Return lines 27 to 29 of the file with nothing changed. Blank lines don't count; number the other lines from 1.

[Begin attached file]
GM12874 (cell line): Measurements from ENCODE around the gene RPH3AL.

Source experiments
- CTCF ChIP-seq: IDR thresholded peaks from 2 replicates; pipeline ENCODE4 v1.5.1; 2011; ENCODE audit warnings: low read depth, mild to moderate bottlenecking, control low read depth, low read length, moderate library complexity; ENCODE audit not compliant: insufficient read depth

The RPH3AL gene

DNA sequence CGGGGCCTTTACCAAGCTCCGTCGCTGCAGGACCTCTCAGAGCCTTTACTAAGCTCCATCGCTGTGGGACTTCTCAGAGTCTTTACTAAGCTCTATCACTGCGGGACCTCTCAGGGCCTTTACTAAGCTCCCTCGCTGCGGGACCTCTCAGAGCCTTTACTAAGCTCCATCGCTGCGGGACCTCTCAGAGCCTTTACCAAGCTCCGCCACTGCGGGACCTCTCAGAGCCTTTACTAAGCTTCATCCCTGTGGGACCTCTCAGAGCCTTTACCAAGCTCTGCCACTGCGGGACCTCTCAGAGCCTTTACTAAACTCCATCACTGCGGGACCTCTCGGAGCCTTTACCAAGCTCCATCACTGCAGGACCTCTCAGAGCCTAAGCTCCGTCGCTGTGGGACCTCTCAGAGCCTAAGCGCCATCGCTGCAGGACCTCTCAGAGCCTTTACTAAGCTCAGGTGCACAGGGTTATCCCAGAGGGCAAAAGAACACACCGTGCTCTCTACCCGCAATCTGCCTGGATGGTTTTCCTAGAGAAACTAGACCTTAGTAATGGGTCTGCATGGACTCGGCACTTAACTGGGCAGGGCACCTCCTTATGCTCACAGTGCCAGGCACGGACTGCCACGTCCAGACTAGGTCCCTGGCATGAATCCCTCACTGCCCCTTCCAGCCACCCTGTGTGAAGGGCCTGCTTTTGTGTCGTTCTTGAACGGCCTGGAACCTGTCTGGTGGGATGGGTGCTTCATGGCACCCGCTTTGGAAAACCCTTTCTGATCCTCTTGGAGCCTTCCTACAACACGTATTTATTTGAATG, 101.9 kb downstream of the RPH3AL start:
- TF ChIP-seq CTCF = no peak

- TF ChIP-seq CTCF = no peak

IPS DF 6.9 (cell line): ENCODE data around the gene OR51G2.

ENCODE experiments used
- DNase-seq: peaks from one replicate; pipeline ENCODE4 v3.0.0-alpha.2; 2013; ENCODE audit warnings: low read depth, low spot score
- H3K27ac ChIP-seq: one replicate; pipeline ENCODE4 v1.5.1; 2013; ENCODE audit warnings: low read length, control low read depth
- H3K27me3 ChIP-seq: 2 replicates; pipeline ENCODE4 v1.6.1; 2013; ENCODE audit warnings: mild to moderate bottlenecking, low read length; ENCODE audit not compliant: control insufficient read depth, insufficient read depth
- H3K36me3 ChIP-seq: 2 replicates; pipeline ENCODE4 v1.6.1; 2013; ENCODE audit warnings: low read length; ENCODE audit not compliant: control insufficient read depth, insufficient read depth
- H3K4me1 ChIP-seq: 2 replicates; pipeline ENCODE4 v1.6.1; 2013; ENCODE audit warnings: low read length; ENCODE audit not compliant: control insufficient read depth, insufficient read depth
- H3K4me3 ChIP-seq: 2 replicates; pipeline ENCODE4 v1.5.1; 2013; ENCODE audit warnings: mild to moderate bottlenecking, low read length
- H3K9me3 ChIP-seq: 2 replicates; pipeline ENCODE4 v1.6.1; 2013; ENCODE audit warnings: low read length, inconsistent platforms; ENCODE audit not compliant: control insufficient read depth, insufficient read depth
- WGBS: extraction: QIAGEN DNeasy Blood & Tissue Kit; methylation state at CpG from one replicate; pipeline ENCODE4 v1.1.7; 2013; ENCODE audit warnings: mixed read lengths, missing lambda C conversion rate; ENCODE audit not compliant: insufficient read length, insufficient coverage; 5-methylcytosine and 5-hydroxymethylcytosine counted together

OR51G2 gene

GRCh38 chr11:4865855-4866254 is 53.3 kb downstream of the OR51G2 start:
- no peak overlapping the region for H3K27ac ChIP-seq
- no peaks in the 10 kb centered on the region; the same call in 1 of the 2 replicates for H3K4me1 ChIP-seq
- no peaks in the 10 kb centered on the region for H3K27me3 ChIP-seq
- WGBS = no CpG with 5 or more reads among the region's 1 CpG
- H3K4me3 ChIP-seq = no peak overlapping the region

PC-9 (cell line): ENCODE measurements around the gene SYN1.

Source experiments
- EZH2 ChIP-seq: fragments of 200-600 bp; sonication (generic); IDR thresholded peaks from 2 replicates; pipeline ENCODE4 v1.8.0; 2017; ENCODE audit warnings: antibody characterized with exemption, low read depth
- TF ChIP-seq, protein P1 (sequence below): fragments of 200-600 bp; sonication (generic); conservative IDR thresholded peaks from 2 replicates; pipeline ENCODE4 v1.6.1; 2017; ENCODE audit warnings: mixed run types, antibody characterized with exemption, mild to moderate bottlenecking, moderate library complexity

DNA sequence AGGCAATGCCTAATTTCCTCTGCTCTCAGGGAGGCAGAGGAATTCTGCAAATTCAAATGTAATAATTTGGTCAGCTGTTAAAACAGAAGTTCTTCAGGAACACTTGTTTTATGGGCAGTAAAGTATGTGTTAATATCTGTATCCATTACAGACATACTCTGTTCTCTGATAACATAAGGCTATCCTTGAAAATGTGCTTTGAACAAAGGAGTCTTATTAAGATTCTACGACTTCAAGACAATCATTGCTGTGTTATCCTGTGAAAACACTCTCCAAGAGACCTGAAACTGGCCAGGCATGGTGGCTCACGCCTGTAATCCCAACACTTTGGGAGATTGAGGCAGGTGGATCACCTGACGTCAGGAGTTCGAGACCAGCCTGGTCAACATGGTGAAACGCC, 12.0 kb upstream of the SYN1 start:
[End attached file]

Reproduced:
- EZH2 ChIP-seq: fragments of 200-600 bp; sonication (generic); IDR thresholded peaks from 2 replicates; pipeline ENCODE4 v1.8.0; 2017; ENCODE audit warnings: antibody characterized with exemption, low read depth
- TF ChIP-seq, protein P1 (sequence below): fragments of 200-600 bp; sonication (generic); conservative IDR thresholded peaks from 2 replicates; pipeline ENCODE4 v1.6.1; 2017; ENCODE audit warnings: mixed run types, antibody characterized with exemption, mild to moderate bottlenecking, moderate library complexity

DNA sequence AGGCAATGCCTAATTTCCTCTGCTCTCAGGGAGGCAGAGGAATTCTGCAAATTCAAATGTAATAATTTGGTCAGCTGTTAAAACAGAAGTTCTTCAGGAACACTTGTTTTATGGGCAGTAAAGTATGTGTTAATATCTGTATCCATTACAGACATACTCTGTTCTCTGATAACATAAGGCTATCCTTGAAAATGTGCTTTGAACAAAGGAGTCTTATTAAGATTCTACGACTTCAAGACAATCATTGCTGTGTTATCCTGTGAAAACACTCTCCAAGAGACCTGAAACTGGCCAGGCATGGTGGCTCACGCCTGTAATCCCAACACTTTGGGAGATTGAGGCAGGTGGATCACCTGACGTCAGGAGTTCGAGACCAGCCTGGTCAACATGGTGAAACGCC, 12.0 kb upstream of the SYN1 start: